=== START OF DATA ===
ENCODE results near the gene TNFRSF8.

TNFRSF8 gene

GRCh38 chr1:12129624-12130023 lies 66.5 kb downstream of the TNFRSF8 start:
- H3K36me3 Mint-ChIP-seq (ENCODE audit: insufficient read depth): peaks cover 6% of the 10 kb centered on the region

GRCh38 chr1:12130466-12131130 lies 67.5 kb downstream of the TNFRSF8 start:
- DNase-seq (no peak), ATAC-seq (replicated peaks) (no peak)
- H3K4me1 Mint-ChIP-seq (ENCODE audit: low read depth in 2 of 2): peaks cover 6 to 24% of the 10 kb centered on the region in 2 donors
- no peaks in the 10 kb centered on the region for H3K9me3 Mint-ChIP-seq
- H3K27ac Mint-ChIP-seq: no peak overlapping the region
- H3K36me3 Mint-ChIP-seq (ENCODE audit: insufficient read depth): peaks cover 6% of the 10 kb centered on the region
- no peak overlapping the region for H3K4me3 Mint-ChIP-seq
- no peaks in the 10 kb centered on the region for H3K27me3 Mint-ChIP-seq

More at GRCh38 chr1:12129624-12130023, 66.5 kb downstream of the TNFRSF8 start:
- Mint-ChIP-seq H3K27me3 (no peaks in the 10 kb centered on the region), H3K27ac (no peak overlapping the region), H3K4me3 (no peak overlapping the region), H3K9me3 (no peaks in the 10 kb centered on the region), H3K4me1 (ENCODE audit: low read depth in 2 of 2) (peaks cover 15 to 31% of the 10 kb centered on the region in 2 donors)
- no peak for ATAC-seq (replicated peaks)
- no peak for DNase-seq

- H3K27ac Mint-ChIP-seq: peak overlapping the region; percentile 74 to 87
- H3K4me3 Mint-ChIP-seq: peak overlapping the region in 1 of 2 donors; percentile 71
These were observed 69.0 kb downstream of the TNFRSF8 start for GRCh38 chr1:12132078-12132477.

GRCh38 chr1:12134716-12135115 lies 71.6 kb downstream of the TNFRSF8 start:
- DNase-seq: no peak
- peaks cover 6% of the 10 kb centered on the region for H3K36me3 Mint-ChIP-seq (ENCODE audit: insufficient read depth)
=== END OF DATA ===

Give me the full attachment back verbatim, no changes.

ENCODE results near the gene TNFRSF8.

TNFRSF8 gene

GRCh38 chr1:12129624-12130023 lies 66.5 kb downstream of the TNFRSF8 start:
- H3K36me3 Mint-ChIP-seq (ENCODE audit: insufficient read depth): peaks cover 6% of the 10 kb centered on the region

GRCh38 chr1:12130466-12131130 lies 67.5 kb downstream of the TNFRSF8 start:
- DNase-seq (no peak), ATAC-seq (replicated peaks) (no peak)
- H3K4me1 Mint-ChIP-seq (ENCODE audit: low read depth in 2 of 2): peaks cover 6 to 24% of the 10 kb centered on the region in 2 donors
- no peaks in the 10 kb centered on the region for H3K9me3 Mint-ChIP-seq
- H3K27ac Mint-ChIP-seq: no peak overlapping the region
- H3K36me3 Mint-ChIP-seq (ENCODE audit: insufficient read depth): peaks cover 6% of the 10 kb centered on the region
- no peak overlapping the region for H3K4me3 Mint-ChIP-seq
- no peaks in the 10 kb centered on the region for H3K27me3 Mint-ChIP-seq

More at GRCh38 chr1:12129624-12130023, 66.5 kb downstream of the TNFRSF8 start:
- Mint-ChIP-seq H3K27me3 (no peaks in the 10 kb centered on the region), H3K27ac (no peak overlapping the region), H3K4me3 (no peak overlapping the region), H3K9me3 (no peaks in the 10 kb centered on the region), H3K4me1 (ENCODE audit: low read depth in 2 of 2) (peaks cover 15 to 31% of the 10 kb centered on the region in 2 donors)
- no peak for ATAC-seq (replicated peaks)
- no peak for DNase-seq

- H3K27ac Mint-ChIP-seq: peak overlapping the region; percentile 74 to 87
- H3K4me3 Mint-ChIP-seq: peak overlapping the region in 1 of 2 donors; percentile 71
These were observed 69.0 kb downstream of the TNFRSF8 start for GRCh38 chr1:12132078-12132477.

GRCh38 chr1:12134716-12135115 lies 71.6 kb downstream of the TNFRSF8 start:
- DNase-seq: no peak
- peaks cover 6% of the 10 kb centered on the region for H3K36me3 Mint-ChIP-seq (ENCODE audit: insufficient read depth)